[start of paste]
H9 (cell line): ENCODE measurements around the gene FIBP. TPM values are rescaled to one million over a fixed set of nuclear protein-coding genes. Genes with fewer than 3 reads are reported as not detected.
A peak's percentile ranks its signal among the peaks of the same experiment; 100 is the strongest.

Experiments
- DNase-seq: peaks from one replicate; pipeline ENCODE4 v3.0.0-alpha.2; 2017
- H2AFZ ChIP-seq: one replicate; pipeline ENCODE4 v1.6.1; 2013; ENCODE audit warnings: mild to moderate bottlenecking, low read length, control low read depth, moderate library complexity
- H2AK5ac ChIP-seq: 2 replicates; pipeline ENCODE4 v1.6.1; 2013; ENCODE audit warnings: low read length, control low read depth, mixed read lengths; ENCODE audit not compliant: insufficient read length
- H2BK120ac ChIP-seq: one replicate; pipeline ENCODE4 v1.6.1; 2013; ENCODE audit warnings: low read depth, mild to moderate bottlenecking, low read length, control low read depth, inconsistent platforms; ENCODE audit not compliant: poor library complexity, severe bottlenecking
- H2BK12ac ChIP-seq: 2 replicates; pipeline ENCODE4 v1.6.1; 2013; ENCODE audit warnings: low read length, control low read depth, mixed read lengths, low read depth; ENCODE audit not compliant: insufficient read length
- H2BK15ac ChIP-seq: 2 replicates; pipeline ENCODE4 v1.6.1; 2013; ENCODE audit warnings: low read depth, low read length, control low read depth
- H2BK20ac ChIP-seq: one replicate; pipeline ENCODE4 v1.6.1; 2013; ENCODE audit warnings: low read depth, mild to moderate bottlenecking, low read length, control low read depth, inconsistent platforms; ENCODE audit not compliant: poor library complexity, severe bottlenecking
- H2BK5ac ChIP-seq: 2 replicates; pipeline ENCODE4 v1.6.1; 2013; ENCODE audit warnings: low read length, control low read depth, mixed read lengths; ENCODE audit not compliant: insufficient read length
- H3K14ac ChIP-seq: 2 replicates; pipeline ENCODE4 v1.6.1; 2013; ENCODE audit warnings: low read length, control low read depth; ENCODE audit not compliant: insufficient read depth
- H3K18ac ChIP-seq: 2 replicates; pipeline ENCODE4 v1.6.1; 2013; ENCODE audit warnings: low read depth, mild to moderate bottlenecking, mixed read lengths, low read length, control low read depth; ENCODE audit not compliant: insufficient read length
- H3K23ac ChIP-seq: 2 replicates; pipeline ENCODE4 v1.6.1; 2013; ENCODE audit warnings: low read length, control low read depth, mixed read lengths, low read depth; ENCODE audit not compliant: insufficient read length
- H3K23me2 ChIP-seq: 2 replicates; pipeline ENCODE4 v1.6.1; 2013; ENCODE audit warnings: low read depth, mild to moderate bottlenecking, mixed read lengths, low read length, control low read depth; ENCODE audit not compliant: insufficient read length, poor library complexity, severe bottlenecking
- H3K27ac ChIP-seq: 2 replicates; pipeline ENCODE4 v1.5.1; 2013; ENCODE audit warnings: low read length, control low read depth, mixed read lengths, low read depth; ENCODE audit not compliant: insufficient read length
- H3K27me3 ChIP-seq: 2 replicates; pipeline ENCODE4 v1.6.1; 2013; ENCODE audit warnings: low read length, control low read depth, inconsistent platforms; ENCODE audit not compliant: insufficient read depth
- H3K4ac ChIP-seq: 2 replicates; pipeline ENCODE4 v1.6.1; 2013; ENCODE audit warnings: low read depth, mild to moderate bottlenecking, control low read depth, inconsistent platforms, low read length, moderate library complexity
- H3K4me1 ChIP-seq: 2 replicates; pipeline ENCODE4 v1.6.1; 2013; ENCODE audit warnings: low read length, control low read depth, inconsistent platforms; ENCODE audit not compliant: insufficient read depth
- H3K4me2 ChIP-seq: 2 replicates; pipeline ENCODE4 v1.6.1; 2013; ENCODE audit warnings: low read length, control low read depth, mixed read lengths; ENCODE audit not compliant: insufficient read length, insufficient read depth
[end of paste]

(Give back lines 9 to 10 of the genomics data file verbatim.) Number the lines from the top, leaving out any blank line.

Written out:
- H2BK15ac ChIP-seq: 2 replicates; pipeline ENCODE4 v1.6.1; 2013; ENCODE audit warnings: low read depth, low read length, control low read depth
- H2BK20ac ChIP-seq: one replicate; pipeline ENCODE4 v1.6.1; 2013; ENCODE audit warnings: low read depth, mild to moderate bottlenecking, low read length, control low read depth, inconsistent platforms; ENCODE audit not compliant: poor library complexity, severe bottlenecking